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China To Monitor Global Disasters Through Satellite

The Cbers-2B will replace the Cbers-2, which was launched in 2003 and has outlived its two-year lifespan.
by Staff Writers
Beijing (XNA) Jan 29, 2008
China is considering using it's environmental resources satellites to monitor natural disasters in the country as well as other parts of the world, said the country's space authority. China will expand the use of its Cbers-2B satellite to gather more information on land, forests and farmland to help itself and more countries to deal with natural disasters, said China Daily quoting Li Guoping, spokesman of the China National Space Administration (CNSA).

A number of countries have already shown interest in acquiring such data from China's satellites, said the paper.

Launched on Sept 19, Cbers-2B is the third earth resources satellite jointly developed by the China Academy of Space Technology and the Brazilian National Space Research Institute.

The high-definition Earth-observing satellite with a designed lifespan of two years, was first designed to gather resources data and send images to China, Brazil and other countries, for use in agricultural production, environmental protection, city planning and land resources surveys.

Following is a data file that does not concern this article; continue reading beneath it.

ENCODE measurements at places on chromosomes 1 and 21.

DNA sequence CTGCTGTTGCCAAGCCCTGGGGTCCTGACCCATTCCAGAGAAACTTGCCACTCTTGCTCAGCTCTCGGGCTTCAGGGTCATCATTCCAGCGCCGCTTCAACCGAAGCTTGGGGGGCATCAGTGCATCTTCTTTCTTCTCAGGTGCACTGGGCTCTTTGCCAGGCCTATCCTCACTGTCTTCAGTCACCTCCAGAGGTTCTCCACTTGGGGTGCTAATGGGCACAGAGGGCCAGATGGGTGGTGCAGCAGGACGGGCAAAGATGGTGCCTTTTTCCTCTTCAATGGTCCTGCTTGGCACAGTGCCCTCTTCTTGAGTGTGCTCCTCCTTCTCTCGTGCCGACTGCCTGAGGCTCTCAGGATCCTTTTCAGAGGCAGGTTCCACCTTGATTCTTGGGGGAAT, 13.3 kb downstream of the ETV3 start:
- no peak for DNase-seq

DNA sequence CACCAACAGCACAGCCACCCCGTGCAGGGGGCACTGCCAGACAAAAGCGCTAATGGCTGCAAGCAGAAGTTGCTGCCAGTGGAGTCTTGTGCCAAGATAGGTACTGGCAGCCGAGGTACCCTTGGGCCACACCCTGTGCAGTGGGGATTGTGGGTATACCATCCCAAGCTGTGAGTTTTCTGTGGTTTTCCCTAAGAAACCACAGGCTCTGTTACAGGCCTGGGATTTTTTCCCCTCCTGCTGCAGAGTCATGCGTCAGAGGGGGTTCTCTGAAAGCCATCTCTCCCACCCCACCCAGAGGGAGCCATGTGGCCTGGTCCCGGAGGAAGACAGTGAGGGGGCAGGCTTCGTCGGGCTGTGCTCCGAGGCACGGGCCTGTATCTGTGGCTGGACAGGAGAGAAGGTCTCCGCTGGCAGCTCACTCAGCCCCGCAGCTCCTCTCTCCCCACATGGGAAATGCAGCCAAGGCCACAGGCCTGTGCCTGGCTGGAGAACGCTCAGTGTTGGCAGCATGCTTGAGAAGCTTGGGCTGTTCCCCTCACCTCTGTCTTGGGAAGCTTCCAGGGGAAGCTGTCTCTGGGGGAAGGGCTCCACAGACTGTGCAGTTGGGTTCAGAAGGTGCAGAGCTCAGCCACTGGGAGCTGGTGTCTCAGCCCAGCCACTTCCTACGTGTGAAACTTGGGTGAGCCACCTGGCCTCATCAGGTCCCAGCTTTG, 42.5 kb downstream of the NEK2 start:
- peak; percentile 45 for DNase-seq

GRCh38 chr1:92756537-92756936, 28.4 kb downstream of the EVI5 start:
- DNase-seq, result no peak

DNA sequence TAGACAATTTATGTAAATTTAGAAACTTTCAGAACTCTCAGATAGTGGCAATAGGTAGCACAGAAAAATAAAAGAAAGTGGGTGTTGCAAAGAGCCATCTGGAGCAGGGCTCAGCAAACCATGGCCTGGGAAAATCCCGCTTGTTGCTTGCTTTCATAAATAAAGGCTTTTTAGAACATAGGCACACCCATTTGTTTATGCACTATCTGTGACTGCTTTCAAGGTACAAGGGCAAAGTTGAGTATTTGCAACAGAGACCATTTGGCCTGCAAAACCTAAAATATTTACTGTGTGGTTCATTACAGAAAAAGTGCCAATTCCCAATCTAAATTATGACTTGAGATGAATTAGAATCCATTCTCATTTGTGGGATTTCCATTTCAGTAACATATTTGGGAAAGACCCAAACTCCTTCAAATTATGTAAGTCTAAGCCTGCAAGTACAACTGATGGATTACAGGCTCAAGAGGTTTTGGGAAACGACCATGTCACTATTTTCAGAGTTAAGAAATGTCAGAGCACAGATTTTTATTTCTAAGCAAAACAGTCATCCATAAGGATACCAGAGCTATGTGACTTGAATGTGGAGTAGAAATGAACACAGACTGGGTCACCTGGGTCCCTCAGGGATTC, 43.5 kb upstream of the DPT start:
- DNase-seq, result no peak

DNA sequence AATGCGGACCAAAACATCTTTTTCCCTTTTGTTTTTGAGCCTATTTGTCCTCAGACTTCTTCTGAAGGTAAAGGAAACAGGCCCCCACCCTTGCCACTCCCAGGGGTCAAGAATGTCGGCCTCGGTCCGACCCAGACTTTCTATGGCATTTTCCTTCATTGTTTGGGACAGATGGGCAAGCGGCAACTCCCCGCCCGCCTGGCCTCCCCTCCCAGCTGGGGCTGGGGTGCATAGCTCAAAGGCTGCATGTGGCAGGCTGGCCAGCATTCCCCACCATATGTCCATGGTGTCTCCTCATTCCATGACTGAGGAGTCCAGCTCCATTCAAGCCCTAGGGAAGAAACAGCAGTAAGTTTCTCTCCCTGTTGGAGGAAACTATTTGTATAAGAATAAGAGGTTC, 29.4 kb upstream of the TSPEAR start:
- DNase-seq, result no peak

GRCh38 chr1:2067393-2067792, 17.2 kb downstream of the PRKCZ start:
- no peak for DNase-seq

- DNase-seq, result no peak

"Tests on data collection in Australia were conducted last year and similar tests will be carried out this year in Africa and Spain. In the near future, ground stations are expected to be built in some countries besides China and Brazil to receive data from Cbers-2B," China Daily quoted Li as saying.

China and Brazil have announced in last November they would share data from Sino-Brazilian resources satellites with African countries, as a way to support economic development in the continent.

The CNSA also signed an international disaster-relief cooperation charter last year, agreeing to provide free data and information to countries hard hit by natural disasters, so they can monitor disasters and assess their impact.

The Cbers-2B became fully operational yesterday and will replace the Cbers-2, which was launched in 2003 and has outlived its two-year lifespan, according to Li.

Year 2008 marks the 20th anniversary of Sino-Brazilian cooperation in developing resources satellites.

The two countries are now in discussions to carry out wider cooperation, he said.

Source: Xinhua News Agency

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